Photos: Joy Henkle  
Joy Henkle of, a blog about travel, food, river rafting, and hiking in Southern Oregon, recently featured Pennington Farms. The 90-acre berry farm has an "old school" bakery and farm store specializing in berry pie and jam, as well as a 3-bedroom farm stay rental home. The pies look amazing.

Upcoming agritourism conferences and workshops

The 2010 Illinois Specialty Crops, Agritourism, & Organic Conference will be held in Springfield, IL from January 6-8. Thanks to the Local Matters blog for this info.

The fifth Tennessee Agritourism Cultivating Farm Revenue Conference will be held in Nashville on Jan. 28-30, 2010, in conjunction with the Tennessee Horticultural Expo.

According to Durham, NY's The Daily Mail, the Durham Agricultural Community Partnership announced a Farmer’s Forum tentatively scheduled for Jan. 28. The forum is meant to update farmers on the progress that the Partnership has made in exploring ways to strengthen local agriculture and markets. Agritourism is one of the Partnership's four primary research strands, which also include forestry, livestock, and maple syrup production. According to local farm stay host Sherry Hull of Hull-O Farms:
Every farm is unique and they each have something different to offer. My visitors tell me how lucky we are to live in such a beautiful place. They say they don’t want to leave at the end of their vacations. We have to remind ourselves of how it looks from their perspective and appreciate and experience our lifestyle through their eyes.
The Nebraska Governor’s Agri/Eco-Tourism Workshop for 2010 will take place Feb. 3 and 4 at the Holiday Inn Convention Center in Kearney. The workshop is sponsored by the Nebraska Department of Economic Development’s Travel and Tourism Division, along with the Nebraska Game and Parks Commission and Nebraska Department of Agriculture.

Local officials in Augusta, VA are "buzzing" with talk about agritourism, according to an article by Chris Graham in the Augusta Free Press. From the article:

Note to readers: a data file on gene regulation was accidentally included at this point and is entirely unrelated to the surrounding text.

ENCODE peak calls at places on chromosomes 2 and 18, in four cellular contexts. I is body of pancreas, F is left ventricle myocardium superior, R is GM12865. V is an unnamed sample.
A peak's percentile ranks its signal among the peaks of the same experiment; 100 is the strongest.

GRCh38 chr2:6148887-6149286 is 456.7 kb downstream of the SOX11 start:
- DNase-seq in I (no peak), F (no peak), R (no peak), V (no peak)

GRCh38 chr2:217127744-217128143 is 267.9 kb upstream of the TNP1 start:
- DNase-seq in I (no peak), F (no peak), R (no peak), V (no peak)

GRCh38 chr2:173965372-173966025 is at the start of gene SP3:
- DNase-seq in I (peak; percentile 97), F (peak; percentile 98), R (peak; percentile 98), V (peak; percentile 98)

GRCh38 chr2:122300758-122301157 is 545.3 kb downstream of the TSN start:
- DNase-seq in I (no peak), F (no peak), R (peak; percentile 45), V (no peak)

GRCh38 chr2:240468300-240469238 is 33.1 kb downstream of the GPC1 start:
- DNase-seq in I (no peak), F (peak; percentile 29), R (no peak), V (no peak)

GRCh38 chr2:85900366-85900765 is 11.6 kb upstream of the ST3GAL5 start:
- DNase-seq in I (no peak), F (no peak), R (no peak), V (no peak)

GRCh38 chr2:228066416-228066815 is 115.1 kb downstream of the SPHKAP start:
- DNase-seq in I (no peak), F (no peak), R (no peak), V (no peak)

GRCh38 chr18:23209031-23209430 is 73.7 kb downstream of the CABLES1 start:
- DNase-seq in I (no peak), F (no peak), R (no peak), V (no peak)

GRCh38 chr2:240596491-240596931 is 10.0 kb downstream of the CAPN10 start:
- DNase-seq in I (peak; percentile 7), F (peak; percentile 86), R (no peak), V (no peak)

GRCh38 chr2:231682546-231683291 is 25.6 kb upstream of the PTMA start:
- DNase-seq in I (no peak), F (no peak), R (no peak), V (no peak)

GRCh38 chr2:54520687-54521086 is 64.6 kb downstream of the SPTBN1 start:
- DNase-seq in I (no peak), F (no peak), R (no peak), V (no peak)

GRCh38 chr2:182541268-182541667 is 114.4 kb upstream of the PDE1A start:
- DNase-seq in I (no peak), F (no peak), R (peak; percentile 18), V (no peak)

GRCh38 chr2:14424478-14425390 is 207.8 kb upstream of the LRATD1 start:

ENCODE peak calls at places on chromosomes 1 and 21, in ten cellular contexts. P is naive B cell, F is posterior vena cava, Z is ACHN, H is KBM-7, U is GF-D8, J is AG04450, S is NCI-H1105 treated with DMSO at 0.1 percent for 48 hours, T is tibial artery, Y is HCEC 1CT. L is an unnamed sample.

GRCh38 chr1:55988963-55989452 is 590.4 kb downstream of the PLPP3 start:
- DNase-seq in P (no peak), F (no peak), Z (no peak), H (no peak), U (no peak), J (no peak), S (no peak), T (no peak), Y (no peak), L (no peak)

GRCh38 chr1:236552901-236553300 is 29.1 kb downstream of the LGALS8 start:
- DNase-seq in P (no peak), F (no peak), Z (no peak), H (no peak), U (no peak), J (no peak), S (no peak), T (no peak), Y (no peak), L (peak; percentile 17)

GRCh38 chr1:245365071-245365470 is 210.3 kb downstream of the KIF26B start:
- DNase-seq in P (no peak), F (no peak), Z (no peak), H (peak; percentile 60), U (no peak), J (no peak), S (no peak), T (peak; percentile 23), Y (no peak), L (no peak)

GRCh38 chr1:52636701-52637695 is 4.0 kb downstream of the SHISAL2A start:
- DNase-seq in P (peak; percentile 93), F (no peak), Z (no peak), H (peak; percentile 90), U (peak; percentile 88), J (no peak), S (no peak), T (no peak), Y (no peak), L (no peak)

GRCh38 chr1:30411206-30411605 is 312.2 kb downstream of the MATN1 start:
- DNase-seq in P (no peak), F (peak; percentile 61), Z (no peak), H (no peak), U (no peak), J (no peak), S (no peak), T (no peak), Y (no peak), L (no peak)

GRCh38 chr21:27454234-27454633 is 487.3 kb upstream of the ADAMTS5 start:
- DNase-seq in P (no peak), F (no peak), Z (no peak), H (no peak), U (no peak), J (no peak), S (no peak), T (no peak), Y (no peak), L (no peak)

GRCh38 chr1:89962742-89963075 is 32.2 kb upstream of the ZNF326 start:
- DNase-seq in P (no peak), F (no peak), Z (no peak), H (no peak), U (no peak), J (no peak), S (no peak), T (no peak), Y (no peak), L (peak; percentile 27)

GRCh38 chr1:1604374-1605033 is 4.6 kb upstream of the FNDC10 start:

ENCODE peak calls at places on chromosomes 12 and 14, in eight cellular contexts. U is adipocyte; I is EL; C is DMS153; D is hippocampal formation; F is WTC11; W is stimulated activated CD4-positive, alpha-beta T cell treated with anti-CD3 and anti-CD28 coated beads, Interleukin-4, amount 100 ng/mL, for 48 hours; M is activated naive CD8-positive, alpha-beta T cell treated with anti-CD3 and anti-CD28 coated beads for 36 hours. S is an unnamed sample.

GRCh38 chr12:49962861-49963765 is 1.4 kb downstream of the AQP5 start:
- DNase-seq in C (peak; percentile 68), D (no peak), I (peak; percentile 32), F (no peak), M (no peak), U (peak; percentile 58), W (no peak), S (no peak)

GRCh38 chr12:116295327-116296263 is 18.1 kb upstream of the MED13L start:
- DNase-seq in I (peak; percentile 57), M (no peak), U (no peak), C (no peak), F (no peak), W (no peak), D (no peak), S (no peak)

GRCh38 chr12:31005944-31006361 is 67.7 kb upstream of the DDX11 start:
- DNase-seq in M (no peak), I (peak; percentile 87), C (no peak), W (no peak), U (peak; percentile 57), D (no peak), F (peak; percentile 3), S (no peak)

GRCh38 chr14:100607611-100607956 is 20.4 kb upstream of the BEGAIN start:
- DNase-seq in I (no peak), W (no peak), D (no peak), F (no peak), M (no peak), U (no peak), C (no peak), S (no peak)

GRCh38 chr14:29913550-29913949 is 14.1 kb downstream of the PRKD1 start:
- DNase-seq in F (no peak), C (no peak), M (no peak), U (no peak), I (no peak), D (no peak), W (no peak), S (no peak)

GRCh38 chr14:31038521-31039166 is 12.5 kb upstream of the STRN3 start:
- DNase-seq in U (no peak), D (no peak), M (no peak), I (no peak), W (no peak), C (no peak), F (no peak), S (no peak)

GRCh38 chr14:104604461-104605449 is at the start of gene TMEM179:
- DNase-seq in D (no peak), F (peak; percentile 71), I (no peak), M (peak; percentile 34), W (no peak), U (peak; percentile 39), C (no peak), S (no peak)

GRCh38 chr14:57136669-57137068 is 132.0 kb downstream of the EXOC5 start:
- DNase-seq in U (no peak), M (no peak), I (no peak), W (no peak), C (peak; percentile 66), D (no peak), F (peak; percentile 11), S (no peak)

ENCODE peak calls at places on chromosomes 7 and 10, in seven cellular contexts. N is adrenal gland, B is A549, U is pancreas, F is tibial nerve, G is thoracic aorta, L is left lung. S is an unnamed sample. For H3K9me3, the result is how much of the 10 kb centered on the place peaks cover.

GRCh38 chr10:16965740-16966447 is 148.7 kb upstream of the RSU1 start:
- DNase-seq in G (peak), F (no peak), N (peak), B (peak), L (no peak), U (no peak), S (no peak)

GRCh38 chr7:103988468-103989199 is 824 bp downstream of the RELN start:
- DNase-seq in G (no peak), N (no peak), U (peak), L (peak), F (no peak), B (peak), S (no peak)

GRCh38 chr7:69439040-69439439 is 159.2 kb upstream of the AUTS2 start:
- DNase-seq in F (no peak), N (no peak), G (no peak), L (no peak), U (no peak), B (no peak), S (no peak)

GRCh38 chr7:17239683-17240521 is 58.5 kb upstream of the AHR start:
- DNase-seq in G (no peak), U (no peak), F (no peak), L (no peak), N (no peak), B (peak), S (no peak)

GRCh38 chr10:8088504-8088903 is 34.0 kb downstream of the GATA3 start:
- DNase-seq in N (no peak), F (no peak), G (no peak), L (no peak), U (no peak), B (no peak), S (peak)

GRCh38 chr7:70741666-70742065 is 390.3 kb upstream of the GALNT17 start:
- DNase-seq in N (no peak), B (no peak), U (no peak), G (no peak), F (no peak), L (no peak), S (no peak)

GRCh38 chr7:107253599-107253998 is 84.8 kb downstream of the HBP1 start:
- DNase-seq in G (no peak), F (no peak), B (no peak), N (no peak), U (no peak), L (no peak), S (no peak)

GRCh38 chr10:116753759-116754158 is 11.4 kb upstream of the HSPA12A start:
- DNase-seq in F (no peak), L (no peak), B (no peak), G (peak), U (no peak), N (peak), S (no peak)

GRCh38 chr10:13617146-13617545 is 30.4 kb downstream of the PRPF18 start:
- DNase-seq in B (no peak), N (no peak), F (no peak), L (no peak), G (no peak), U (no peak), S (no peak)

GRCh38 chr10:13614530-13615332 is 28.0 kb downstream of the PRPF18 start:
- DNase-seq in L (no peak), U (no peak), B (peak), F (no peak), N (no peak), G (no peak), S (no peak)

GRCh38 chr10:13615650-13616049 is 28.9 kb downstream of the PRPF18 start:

“The pressure on farmers is clearly there,” county economic-development director Dennis Burnett said. The county economic-development plan includes among its action points the development of strategies to help farmers grow and diversify their businesses ... “It contributes to the bottom line if we can make farming more economically viable. And at the same time, it preserves our rural landscape. It can be a win-win for everybody.”

Monday, December 7, 2009

D Acres of New Hampshire - Interview

D Acres of New Hampshire Organic Farm and Educational Homestead
is a diverse nonprofit that hosts year round events and workshops on topics like food, ecological construction, gardening, blacksmithing, and woodworking. Located on 180 primarily forested acres, D Acres welcomes a range of workers and guests for its internships, apprenticeships, and hostel. Hostel guests can choose from camping on tent platforms, sleeping on the floor of the large yoga room, or three beautiful private bedrooms in the spacious Community Building. Prices range from $10 to $65. Guests are encouraged to tour the farm and gardens with a staff member. In the winter, snowshoe rentals are available, and miles of groomed trails provide excellent cross country skiing. In the summer, the trails are open to mountain bikers and hikers. Rumney Crag, a world-class rock climbing destination only 10 miles from the farm, also lures scores of climbers to the area. D Acres offers guests an organic, farm-fresh breakfast or dinner for an additional $10 each, per person.

I worked at D Acres' Garden Manager in 2005. Because D Acres has such an interesting farm stay model - it's the only one I know about that operates as a hostel and offers such a wide range of accommodations - I recently asked Executive Director Josh Trought to reflect on D Acres' experience running the hostel.

MN: When did D Acres open its hostel?
JT: 2003

MN: What was the reason for opening the hostel?
JT: To increase exposure for the educational aspects of this farm system model, increase cultural exchange, directly market value-added agricultural products, utilize available resources, and to increase revenue.

MN: How has the farm/hostel changed over the years?
JT: We've gained a higher comfort level with the uncertainties of life, and introduced more marketing and administrative efficiencies.